After a short-lived stint with Marvell’s sweet 88SS9174 controller in its SSD 510 series, Intel flipped the script and ran into SandForce’s waiting arms. The first fruit of that admittedly unexpected union, code-named Cherryville, became the SSD 520. And that’s pretty much where the story ends.

With Cherryville anchoring the Non Volatile Memory group’s desktop-oriented offerings, the next few product introductions were hardly unexpected. After the SSD 520, Intel released its SSD 330, which employed the same basic formula with lower-binned flash and a correspondingly more affordable price tag. Then, the company took its SSD 330, swapped in 20 nm flash in place of its 25 nm NAND, and launched the SSD 335. Throughout, Intel’s SSD 520 remained a premium product, priced to reflect that fact. Its SSD 330 and 335 were comparable performers, but with three-year warranties instead of five-year coverage.

Surprisingly, the SSD 525 wasn’t the revamped 520 we might have expected. Rather, it was an SSD 520 shrunk to fit the mSATA form factor, armed with new capacity points, and flashed to the latest firmware.

The real SSD 520 successor recently became available in the SSD 530. And unlike the previous generation, Intel’s new model number includes 2.5″, mSATA, and the M.2 form factor. All told, there are 14 new products sporting SSD 530 naming.

Intel SSD 530
Capacity Form Factor Sequential Read/Write Random 4 KB Read/Write
80 GB 2.5″, 7 mm 540 MB/s / 480 MB/s 24,000 / 80,000 IOPS
120 GB 2. 5″, 7 mm 540 MB/s / 480 MB/s 24,000 / 80,000 IOPS
180 GB 2.5″, 7 mm 540 MB/s / 490 MB/s 41,000 / 80,000 IOPS
240 GB 2.5″, 7 mm 540 MB/s / 490 MB/s 41,000 / 80,000 IOPS
360 GB 2.5″, 7 mm 540 MB/s / 490 MB/s 45,000 / 80,000 IOPS
480 GB 2.5″, 7 mm 540 MB/s / 490 MB/s 48,000 / 80,000 IOPS
80 GB mSATA 540 MB/s / 480 MB/s 24,000 / 80,000 IOPS
120 GB mSATA 540 MB/s / 480 MB/s 24,000 / 80,000 IOPS
180 GB mSATA 540 MB/s / 490 MB/s 41,000 / 80,000 IOPS
240 GB mSATA 540 MB/s / 490 MB/s 41,000 / 80,000 IOPS
80 GB M.2 2280 540 MB/s / 480 MB/s 24,000 / 80,000 IOPS
120 GB M. 2 2280 540 MB/s / 480 MB/s 24,000 / 80,000 IOPS
180 GB M.2 2280 540 MB/s / 490 MB/s 41,000 / 80,000 IOPS
360 GB M.2 2280 540 MB/s / 490 MB/s 41,000 / 80,000 IOPS

That’s a lot of new storage hardware, right? There are six SATA drives, four mSATA models, and four M.2-based offerings. It’s unclear whether the forthcoming mSATA-based drives will supplant the SSD 525 series altogether, but that mSATA-only family is made up of six products. The 30 and 60 GB SSD 525s don’t have an SSD 530 equivalent, so their futures could be tenuous.

By the end of today, we want to know whether the SSD 530 is an SSD 520 with 20 nm flash or something more. The answer isn’t as simple as our question though, so let’s dig in.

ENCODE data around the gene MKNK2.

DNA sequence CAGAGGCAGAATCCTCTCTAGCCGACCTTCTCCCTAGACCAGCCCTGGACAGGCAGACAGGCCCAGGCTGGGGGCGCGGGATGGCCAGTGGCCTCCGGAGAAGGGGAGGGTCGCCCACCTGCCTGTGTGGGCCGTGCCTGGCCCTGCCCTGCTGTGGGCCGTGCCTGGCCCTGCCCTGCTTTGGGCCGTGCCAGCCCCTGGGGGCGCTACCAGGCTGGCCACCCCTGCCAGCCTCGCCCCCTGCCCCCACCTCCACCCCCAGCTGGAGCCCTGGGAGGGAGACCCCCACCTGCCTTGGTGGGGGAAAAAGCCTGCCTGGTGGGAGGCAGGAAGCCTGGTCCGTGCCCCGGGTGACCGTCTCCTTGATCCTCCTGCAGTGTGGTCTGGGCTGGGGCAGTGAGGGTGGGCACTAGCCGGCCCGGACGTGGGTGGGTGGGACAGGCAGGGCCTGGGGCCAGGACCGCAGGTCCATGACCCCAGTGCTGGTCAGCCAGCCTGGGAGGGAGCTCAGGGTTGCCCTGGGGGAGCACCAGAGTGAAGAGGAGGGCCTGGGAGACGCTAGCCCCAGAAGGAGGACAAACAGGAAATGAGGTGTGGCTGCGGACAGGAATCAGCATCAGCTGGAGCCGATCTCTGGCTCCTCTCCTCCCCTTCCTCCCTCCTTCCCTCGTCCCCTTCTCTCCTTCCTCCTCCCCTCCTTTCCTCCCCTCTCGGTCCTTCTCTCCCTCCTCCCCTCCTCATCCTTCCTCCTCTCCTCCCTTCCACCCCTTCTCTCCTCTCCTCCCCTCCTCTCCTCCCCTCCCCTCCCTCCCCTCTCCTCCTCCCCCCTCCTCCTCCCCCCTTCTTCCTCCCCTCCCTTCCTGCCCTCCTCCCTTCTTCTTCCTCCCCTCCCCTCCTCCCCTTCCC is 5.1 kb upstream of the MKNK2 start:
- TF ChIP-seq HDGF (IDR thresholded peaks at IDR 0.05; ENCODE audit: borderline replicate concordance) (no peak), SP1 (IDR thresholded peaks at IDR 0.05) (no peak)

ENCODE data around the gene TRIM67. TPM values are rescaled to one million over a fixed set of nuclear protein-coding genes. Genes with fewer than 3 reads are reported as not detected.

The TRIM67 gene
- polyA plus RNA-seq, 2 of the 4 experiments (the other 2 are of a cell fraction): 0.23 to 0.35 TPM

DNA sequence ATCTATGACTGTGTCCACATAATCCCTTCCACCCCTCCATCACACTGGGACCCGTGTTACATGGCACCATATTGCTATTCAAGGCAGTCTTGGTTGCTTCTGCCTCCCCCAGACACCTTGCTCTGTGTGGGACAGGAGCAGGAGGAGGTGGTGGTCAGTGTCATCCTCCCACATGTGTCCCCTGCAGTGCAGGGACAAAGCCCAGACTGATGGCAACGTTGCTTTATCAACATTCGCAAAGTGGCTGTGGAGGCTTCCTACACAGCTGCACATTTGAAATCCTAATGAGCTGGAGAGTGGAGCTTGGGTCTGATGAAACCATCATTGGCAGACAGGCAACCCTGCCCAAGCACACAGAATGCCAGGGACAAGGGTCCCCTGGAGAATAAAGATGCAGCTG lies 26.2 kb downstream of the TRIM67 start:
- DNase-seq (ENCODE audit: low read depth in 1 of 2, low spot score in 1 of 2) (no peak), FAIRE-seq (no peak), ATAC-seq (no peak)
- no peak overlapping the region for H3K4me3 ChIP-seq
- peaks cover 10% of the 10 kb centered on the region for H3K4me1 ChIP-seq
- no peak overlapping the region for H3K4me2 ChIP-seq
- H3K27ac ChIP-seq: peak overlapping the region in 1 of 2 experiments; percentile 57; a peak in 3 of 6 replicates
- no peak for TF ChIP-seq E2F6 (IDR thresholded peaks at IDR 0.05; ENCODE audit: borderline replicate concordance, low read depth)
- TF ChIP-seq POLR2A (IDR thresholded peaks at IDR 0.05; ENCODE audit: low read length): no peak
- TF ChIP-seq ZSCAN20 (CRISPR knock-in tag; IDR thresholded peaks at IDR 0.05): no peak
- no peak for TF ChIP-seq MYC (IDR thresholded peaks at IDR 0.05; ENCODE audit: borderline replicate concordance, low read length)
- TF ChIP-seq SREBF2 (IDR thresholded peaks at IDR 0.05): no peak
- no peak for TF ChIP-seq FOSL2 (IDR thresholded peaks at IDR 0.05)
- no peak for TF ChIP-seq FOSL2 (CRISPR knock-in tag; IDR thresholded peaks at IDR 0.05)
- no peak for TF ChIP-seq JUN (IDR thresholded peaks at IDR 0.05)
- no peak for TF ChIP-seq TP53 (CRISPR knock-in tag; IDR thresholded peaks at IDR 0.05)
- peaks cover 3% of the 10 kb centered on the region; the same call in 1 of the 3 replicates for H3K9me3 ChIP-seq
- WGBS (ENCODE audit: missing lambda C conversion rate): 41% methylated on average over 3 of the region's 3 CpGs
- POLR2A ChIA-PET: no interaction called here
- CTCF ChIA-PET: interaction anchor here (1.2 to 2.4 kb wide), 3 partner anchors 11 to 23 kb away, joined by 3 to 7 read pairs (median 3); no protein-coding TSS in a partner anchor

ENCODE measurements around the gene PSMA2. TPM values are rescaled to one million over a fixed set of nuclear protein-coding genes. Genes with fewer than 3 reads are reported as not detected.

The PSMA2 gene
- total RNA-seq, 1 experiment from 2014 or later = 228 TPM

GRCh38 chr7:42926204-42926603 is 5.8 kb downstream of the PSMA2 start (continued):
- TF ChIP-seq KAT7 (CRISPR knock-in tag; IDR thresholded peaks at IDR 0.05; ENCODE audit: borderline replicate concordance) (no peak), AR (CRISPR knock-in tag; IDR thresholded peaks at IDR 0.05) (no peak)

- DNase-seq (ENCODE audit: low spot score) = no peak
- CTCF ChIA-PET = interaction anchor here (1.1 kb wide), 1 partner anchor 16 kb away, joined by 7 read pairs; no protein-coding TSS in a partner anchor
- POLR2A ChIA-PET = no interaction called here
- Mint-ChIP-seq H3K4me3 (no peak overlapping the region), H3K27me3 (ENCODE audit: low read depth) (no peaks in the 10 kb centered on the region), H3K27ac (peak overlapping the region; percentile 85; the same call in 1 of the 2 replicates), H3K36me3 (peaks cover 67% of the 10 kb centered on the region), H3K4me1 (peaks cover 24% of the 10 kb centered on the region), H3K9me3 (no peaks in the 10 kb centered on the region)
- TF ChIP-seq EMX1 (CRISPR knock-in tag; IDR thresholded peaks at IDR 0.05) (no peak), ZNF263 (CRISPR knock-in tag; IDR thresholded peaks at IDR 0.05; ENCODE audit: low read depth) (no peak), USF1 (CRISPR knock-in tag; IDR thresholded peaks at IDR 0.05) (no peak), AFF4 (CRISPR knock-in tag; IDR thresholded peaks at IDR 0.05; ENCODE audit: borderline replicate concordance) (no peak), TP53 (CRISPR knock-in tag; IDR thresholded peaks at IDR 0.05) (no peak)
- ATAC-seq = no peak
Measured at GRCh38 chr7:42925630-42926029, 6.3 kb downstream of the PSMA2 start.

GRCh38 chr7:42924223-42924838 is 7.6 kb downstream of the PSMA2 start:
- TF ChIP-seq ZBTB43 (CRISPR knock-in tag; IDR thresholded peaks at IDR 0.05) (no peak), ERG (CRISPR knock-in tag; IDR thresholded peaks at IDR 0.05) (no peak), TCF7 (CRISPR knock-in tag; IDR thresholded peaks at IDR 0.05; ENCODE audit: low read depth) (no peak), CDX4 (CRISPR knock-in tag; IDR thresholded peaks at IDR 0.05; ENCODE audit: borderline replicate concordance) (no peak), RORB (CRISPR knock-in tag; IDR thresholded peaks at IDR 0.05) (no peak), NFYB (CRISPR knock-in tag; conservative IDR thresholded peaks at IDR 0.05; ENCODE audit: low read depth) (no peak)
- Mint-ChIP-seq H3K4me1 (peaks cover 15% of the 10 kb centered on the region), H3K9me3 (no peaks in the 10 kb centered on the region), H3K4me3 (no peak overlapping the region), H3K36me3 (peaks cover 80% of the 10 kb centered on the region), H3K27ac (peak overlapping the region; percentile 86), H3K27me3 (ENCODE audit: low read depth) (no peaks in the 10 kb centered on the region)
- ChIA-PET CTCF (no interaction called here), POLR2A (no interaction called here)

Intel SSD 530: Under The Hood

Getting to the SSD 530’s insides isn’t particularly difficult. Disappointingly, it does require marring the super-fresh sticker, which hides the last screw. Consider it the most attractive warranty seal we’ve ever seen. With security trappings out of the way, the 180 GB model’s PCB is held in place by hope and the drive controller’s thermal pad.

Given 180 GB of capacity, we were already expecting six or 12 NAND emplacements, which is exactly how Intel configures this drive. We find 12 packages labeled 29F16B08CCMF2, each packing two 64 Gb dies manufactured at 20 nm. The C (fifth character from the end of the part code) represents dual die packages, whilst the F (next from last alphanumeric) translates to 20 nm. Simple, right?

When I first learned that Intel was designing its mSATA-based SSD 525, I was sure that it would use the revised B02 SandForce controller. It didn’t, though. And yet Intel still managed to deliver good power consumption figures. I was even more confident that the SSD 530s would employ the updated processor, and this time I was right (in a manner of speaking).

At least technically, this isn’t a SandForce-branded processor. Neither Intel nor LSI would comment on the record, but officially, this is an Intel BF29A41BB0 controller. Underneath all of that fancy cladding is mostly a SandForce 2281 B02-stepping storage processor. The LSI branding underneath Intel’s part number indicates that this really is LSI technology, fabbed by TSMC in Taiwan. As for unique tweaks that may exist, nobody is talking. So, I’m not going to call it an Intel BF29AS41BB0 when it’s most easily recognizable as a SandForce controller.

There are some new features, though performance falls in line with what you’d expect (assuming you were expecting numbers similar to every other drive with a SandForce controller). The new stepping really emphasizes power consumption, adding not only support for the DevSleep initiative on supported platforms, but incorporating lower active idle power use, too. Otherwise, the most influential capabilities are reserved for SandForce’s next-gen controller.

That’s the long and short of it. Intel’s SSD 530 is predominantly a 520 with updated bits and pieces, and therefore two other drives spring to mind as we look around the lab for hardware to test against: the original SSD 520 and the mSATA-based SSD 525, both also at 180 GB.

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Putting Intel’s 180 GB SSD 530 To The Test